Academic journal article Cross - Cultural Communication

Multicultural Orientation in Science Education: Appeal, Predicament, and Resolution

Academic journal article Cross - Cultural Communication

Multicultural Orientation in Science Education: Appeal, Predicament, and Resolution

Article excerpt

Abstract

Science was once part of the domain of culture. Yet in modem societies, the cultural essence of science has been obscured by its practicality. In contemporary societies, the cultural dimension of science has been gradually restored, and cultural diversity has received greater attention. A multicultural orientation in science education is an appeal for cultural diversity ensuing from ethnic diversity and the imbalance of ethno-regional development, yet it faces many challenges such as globalization, the unreasonable demand of national unity, unfavorable educational conditions and so forth. The concept of intercultural interaction based on the principle of "harmony but not sameness", rooted in the co-existence of commonalities and differences across multiple cultures, offers a new resolution for the predicament of multicultural orientation in science education.

Key words: Science education; Multicultural orientation; Intercultural interaction; Contemporary societies

INTRODUCTION

Conceptually science is a part of culture. In his discussion of human and human culture, Ernst Cassirer stated that "science is the last step in man's mental development and it may be regarded as the highest and most characteristic attainment of human culture" (2013, p.355). What distinguishes humans from other species is human labor. It is this labor that has created cultural elements that are uniquely human, including language, mythology, religion, art, history, and science. "Humanities-infused" culture is the essence of science, yet this essence has been obscured by the practicality of science in modem societies. At present, our understanding of science has shifted the focus from the social dimension to the cultural dimension with the intention of transforming it from a simple social activity to a complex cultural activity of human beings. The return of science to its cultural origin would undoubtedly present new challenges to science education, including the inevitable challenge of the conflicting appeals between cultural diversity and cultural unity in science education.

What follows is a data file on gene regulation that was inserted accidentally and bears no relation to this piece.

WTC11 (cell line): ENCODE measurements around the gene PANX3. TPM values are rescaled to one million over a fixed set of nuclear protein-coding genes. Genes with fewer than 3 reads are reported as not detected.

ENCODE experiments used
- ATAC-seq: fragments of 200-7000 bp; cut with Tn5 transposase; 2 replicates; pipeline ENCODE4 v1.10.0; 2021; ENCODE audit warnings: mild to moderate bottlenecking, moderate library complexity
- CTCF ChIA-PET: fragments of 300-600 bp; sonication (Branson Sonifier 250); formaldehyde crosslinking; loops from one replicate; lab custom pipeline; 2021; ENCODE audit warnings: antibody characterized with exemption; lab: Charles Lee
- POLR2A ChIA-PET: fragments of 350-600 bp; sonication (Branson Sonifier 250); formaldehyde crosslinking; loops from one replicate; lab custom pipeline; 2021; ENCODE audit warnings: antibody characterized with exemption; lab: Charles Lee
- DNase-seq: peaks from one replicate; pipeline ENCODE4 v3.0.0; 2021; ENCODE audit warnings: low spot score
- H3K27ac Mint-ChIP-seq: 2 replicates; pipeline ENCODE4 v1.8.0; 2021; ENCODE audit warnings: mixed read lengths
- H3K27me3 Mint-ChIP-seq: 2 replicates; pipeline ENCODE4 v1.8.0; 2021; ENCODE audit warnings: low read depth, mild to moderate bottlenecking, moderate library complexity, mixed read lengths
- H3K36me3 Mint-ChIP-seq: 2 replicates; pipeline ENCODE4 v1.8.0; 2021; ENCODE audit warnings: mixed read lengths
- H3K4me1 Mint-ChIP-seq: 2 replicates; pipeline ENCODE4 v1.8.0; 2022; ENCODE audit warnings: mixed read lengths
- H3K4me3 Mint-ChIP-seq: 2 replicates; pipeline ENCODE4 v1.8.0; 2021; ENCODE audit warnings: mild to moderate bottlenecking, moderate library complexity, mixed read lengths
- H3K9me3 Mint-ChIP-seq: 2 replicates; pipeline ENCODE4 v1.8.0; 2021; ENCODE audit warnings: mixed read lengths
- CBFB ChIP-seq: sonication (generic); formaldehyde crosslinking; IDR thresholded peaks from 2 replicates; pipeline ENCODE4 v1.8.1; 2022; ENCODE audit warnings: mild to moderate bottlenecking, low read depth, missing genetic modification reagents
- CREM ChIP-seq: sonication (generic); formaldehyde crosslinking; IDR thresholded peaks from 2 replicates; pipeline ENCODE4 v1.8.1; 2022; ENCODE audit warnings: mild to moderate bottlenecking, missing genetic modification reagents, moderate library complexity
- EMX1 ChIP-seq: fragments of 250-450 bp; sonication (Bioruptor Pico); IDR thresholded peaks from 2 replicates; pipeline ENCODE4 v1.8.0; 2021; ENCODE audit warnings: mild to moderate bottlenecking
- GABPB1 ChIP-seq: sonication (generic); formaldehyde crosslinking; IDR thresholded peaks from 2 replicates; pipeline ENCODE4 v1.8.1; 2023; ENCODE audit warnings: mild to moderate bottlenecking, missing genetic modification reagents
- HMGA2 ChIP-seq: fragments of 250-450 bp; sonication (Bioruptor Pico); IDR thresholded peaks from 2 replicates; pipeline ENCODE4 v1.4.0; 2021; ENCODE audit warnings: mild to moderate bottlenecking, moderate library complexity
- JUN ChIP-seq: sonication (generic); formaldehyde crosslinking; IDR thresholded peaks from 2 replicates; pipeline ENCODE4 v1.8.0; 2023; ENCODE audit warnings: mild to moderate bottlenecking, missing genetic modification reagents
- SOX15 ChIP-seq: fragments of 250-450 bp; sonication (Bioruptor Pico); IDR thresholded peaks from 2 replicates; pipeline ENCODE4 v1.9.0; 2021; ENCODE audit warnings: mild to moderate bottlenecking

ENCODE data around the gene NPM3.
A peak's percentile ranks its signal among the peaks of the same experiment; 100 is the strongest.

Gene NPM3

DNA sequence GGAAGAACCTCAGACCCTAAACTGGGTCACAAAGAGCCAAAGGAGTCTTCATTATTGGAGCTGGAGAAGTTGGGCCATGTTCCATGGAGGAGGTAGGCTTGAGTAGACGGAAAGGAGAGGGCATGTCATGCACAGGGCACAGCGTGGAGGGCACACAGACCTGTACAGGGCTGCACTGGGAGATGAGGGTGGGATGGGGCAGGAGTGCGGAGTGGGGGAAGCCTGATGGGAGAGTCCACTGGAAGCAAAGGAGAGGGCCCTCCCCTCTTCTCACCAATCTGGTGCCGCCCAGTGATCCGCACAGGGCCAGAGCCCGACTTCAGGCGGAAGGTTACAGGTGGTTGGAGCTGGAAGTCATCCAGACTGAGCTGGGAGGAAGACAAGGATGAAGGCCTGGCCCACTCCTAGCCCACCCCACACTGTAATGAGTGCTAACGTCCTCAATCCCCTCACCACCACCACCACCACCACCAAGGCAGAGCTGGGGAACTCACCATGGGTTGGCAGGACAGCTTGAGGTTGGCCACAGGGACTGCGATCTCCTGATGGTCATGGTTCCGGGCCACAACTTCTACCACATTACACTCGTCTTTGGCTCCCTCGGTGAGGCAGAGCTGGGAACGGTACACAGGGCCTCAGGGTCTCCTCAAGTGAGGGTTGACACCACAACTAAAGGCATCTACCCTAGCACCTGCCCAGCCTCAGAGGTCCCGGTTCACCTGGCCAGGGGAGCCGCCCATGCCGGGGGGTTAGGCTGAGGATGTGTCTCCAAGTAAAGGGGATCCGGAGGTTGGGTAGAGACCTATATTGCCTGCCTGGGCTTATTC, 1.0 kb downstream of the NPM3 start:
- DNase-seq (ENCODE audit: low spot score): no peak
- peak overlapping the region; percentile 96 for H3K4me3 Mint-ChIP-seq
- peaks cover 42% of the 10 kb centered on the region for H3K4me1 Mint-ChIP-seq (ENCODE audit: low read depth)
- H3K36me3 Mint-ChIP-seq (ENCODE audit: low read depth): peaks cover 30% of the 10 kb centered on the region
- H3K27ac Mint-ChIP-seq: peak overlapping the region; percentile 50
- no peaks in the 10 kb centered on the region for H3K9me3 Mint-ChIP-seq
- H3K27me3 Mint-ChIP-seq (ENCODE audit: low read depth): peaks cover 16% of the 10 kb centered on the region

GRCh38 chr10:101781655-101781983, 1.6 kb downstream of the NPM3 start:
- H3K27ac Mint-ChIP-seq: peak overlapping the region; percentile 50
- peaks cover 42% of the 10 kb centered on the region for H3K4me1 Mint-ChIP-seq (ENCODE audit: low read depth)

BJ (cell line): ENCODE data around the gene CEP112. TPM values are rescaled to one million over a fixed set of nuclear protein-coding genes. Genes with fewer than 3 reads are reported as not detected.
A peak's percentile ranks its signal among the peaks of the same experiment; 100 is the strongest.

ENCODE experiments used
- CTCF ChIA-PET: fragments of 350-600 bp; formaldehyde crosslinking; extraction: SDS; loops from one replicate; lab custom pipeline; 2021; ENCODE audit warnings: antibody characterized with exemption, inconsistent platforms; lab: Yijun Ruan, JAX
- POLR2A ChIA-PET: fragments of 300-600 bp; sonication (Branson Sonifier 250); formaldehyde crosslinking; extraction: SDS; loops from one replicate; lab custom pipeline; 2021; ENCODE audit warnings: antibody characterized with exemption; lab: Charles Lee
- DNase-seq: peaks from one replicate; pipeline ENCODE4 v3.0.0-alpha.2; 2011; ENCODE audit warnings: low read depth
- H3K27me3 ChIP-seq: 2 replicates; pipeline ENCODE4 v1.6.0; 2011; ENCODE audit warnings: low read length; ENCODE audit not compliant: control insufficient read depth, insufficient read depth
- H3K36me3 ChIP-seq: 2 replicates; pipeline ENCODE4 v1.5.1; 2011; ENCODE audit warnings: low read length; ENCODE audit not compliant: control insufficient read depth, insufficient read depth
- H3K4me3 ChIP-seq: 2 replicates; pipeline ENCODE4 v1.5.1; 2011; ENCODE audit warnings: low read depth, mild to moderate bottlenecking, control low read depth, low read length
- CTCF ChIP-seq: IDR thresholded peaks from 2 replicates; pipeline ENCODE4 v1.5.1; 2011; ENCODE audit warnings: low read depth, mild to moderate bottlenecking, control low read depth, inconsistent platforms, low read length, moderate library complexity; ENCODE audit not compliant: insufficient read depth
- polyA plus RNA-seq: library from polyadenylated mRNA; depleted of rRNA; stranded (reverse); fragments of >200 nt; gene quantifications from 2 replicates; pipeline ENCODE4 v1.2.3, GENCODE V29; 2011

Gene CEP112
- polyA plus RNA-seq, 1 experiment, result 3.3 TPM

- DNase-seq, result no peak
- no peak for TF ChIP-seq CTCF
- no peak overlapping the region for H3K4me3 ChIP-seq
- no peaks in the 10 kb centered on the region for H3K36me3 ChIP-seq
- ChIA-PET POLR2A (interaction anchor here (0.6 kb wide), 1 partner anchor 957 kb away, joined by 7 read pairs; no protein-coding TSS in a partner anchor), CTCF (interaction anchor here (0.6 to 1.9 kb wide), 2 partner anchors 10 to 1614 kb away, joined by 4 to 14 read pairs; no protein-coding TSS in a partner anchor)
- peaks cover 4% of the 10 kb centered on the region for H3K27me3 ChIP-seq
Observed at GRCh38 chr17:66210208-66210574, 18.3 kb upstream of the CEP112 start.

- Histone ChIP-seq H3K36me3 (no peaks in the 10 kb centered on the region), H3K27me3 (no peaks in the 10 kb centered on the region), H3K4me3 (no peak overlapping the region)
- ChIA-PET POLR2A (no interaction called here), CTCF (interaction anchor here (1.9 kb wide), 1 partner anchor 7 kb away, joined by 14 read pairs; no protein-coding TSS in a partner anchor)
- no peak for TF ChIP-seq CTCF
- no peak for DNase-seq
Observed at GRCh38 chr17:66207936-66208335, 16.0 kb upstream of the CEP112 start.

1. APPEAL OF MULTICULTURALISM IN SCIENCE EDUCATION

Biological diversity is rarely challenged nowadays. Biodiversity is not only the basis for the existence of life; it also provides a conceptual foundation and methodology for understanding and grasping cultural diversity (Ge, 2007, pp.24-32). In fact, an understanding of biodiversity is a natural sequence to the advanced mental development of humans and a logical orientation. Now that we have reached a wide consensus on ecological diversity, just by taking it one step further would we come to the conclusion that national and regional differences in ecosystems and the diversity of human activities, along with intercultural communication in the long course of human history, have brought about cultural diversity. With the return of science and science education to their cultural origin, the concept of multiculturalism would naturally bear on science education. In addition, cultural diversity ensuing from ethnic diversity and the imbalance of ethno-regional development in China will infuse vigor into the concept of multiculturalism in science education.

Since ancient times, China has always been a nation of ethnic diversity. After the founding of the People's Republic of China, as part of its effort to implement ethnic policies, the Chinese government adopted "ethnic identification": The 56 ethnic groups that have been formally identified by the government, along with ethnic groups yet to be researched and further identified, constitute the "big family of the Chinese nation" (Ma, 2004, p.113). In this big family, Han is the biggest group, accounting for 91.5% of the population of China according to the 2010 census; other ethnic groups account for the remaining 8.5%, hence the category of ethnic minorities. These ethnic minority groups usually live in the unfavorable environment of remote areas. …

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